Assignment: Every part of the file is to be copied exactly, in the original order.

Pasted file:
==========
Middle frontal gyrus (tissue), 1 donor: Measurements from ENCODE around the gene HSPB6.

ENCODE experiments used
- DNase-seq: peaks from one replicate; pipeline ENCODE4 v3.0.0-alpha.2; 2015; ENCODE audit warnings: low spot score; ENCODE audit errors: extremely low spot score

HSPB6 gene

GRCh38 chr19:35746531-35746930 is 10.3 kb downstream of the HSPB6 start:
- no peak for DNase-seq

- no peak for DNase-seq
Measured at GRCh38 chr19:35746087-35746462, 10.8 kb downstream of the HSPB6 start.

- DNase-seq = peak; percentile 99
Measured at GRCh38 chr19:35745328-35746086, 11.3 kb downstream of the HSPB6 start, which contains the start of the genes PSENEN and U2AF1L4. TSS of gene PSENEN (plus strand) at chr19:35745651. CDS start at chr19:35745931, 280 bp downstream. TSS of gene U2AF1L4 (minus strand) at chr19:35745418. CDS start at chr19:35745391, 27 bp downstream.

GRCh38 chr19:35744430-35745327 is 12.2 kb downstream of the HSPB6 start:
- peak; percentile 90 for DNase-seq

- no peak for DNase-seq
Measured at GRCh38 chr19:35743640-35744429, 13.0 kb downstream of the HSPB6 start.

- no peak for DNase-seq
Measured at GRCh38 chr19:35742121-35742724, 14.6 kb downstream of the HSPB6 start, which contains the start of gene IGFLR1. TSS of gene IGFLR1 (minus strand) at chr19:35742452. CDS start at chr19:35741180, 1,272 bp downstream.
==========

Middle frontal gyrus (tissue), 1 donor: Measurements from ENCODE around the gene HSPB6.

ENCODE experiments used
- DNase-seq: peaks from one replicate; pipeline ENCODE4 v3.0.0-alpha.2; 2015; ENCODE audit warnings: low spot score; ENCODE audit errors: extremely low spot score

HSPB6 gene

GRCh38 chr19:35746531-35746930 is 10.3 kb downstream of the HSPB6 start:
- no peak for DNase-seq

- no peak for DNase-seq
Measured at GRCh38 chr19:35746087-35746462, 10.8 kb downstream of the HSPB6 start.

- DNase-seq = peak; percentile 99
Measured at GRCh38 chr19:35745328-35746086, 11.3 kb downstream of the HSPB6 start, which contains the start of the genes PSENEN and U2AF1L4. TSS of gene PSENEN (plus strand) at chr19:35745651. CDS start at chr19:35745931, 280 bp downstream. TSS of gene U2AF1L4 (minus strand) at chr19:35745418. CDS start at chr19:35745391, 27 bp downstream.

GRCh38 chr19:35744430-35745327 is 12.2 kb downstream of the HSPB6 start:
- peak; percentile 90 for DNase-seq

- no peak for DNase-seq
Measured at GRCh38 chr19:35743640-35744429, 13.0 kb downstream of the HSPB6 start.

- no peak for DNase-seq
Measured at GRCh38 chr19:35742121-35742724, 14.6 kb downstream of the HSPB6 start, which contains the start of gene IGFLR1. TSS of gene IGFLR1 (minus strand) at chr19:35742452. CDS start at chr19:35741180, 1,272 bp downstream.